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'The love and affection I used to have': dualism as art

ameena faruki dom media
Aster Zhang / The Daily Princetonian

“The love and affection I used to have,” a Program in Visual Arts senior thesis show by Ameena Faruki ’22, is a dual act of creation and destruction. On display in the Lucas Gallery at 185 Nassau Street, Faruki’s exhibition draws viewers in with bold asceticism — it is populated sparsely with six cathode-ray tube TVs (CRTs) in the gallery’s small space, bookended by two photography collections. Then, when viewers are in the thick of it, the exhibit comes to life with an evocative, communicative artistic language of its own. 

Faruki’s photography is framed distinctively: each of 24 photographs on either side of the exhibit is framed by tied-together ribbons and hung with a pushpin. The framing suggests a dualism of open space and claustrophobia, juxtaposing open landscapes and glittering skies with cloistered indoor spaces. Faruki’s pictures of indoor rooms seem almost surreptitious, glimpsing into empty, liminal areas: here, two tables stacked back-to-back in a dull room that seems much too small for the cluttered storage it holds; there, an unmade bed with wrinkled sheets, white light filtering through a curtain shade. Elsewhere, an eye-popping still life, shrouded in tones of indigo, is interrupted by an encroaching darkness that blots out its entire left half. Humans rarely feature in Faruki’s photographs; the images appear more concerned with presenting the world in vignettes that deliberately obscure the whole for the details. 


Against these two photographic collections, the six CRTs that line the exhibition’s center are jarring. The moving-picture form inherent to these televisions implies a continuous cycle of destroying and recreating, as frames segue — sometimes with a striking abruptness — into the next. However, Faruki’s work maintains a semblance of restraint throughout. On one screen, two figures — one masked, one not, the former carrying a hammer — pace about restlessly. On another, a plasticine watering can pours nothing directly onto the viewer’s frame of reference. Arguably the centerpiece of the show, two screens face each other, with just enough room for the viewer to stand between them, inundated at eye-level with the relentless, pendulum-like motion of a hammer on either side.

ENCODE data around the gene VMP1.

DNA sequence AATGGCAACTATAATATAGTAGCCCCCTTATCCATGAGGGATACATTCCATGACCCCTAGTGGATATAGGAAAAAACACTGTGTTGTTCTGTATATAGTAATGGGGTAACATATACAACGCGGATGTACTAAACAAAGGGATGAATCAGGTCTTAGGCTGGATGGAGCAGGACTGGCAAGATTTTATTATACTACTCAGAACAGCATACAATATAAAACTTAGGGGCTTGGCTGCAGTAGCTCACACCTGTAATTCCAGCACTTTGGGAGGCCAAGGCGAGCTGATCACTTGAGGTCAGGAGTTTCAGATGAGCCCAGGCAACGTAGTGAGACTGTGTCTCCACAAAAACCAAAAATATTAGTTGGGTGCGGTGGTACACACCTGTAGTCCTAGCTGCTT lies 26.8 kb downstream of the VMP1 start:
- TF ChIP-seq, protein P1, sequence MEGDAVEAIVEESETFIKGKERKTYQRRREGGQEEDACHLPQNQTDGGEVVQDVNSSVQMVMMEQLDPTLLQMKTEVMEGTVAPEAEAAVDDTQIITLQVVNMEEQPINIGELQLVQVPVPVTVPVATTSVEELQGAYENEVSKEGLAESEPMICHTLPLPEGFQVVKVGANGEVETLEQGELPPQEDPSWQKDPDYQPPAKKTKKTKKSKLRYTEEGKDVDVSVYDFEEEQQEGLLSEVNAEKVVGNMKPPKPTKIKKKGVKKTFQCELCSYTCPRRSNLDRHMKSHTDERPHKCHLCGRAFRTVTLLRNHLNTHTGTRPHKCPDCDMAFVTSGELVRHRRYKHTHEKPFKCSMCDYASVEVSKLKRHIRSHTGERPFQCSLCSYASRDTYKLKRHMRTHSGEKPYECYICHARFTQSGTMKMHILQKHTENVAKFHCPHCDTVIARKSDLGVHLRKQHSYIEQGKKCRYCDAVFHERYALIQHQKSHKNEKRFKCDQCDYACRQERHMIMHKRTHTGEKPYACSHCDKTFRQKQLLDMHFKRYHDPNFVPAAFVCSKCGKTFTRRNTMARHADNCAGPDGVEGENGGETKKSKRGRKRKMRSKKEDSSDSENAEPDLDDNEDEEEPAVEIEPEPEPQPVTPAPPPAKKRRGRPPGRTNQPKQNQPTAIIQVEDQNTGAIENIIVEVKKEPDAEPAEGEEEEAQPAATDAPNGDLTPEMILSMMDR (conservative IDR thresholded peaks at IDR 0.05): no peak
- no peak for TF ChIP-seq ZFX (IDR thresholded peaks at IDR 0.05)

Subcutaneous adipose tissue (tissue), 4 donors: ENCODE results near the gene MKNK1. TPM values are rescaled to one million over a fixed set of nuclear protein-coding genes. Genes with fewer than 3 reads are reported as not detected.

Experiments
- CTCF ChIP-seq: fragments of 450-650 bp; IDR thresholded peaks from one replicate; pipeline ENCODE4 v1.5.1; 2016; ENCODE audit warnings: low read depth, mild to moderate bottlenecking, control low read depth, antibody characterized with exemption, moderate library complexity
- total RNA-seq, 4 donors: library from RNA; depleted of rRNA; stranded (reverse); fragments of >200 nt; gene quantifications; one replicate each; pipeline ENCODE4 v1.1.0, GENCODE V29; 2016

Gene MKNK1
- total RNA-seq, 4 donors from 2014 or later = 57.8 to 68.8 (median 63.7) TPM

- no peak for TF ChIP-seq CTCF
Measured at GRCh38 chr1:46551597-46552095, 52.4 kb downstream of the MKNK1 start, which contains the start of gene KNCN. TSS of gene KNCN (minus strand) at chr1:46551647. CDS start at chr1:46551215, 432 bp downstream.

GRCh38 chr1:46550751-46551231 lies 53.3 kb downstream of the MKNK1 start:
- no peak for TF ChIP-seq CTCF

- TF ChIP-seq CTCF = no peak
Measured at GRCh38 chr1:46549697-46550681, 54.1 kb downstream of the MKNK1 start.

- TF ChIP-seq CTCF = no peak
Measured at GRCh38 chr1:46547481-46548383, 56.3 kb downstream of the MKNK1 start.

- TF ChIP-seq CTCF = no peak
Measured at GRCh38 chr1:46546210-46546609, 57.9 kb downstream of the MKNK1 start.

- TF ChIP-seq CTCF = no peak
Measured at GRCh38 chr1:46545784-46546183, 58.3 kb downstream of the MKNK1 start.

ameena faruki embed
Aster Zhang / The Daily Princetonian

In the same way as Faruki’s photography, these television screens suggest encroaching claustrophobia and distant diffidence in equal parts. A veil and mask figure prominently across the videos played, concealing the figures’ identities as they move across the screens. Throughout the exhibition, which is structured such that a television screen is always in sight, I felt that the sheer barrenness of these works — which play with nothing but the faint, cold buzzing of the CRTs themselves, all tinted with tinges of ethereally-fluorescent white — were taking and giving at the same time, overwhelming in detachment. Figures flit by, untouchable, recalling multiple-exposure recording techniques in their phantom-like layering. Faruki’s silhouette is visible in one, tipping a watering can into objects unseen. As soon as these images appear, they are gone, replaced with another. 

The exhibition gains cohesion from what is arguably its centerpiece, a collection of Faruki’s process notes covered by a veil. Under the veil are scribbled references to the motion of hammers, the positioning of certain backdrop objects, and more; what is presented as motion in Faruki’s television screens are here captured as hastily-drawn stills. Standing in front of it, I registered a sense of sublimation. Faruki suggests the creation of art is endogenous to the creative process itself, and yet it is distilled — presented certainly not in its whole, but rather in only the aspects that are necessary for the show’s sake. In being draped with a veil, moreover, Faruki’s work continues in the presentation of the self as inscrutable, subservient to the artwork it creates. 

When I was taking reference pictures of the exhibit for this piece, Faruki warned me that the CRTs don’t show up well in images. “You’ll see,” they said. Indeed, the images of the TVs themselves, when I look back at them in my camera roll, are strikingly corrupted with thick blue stripes that run horizontally back and forth across the screens, rendering the original images unseeable. It’s perhaps unsurprising that there’s an aspect of Faruki’s show that is inaccessible to the record and, to an extent, to the memory, left only to be perceived in the moment itself. 

“The love and affection I used to have” is on display in The Lucas Gallery at 185 Nassau Street until Saturday, March 26, 2022.  


Aster Zhang is a sophomore and Head Prospect Editor for the ‘Prince.’ They can be reached on Twitter at @aster_zh or on email at

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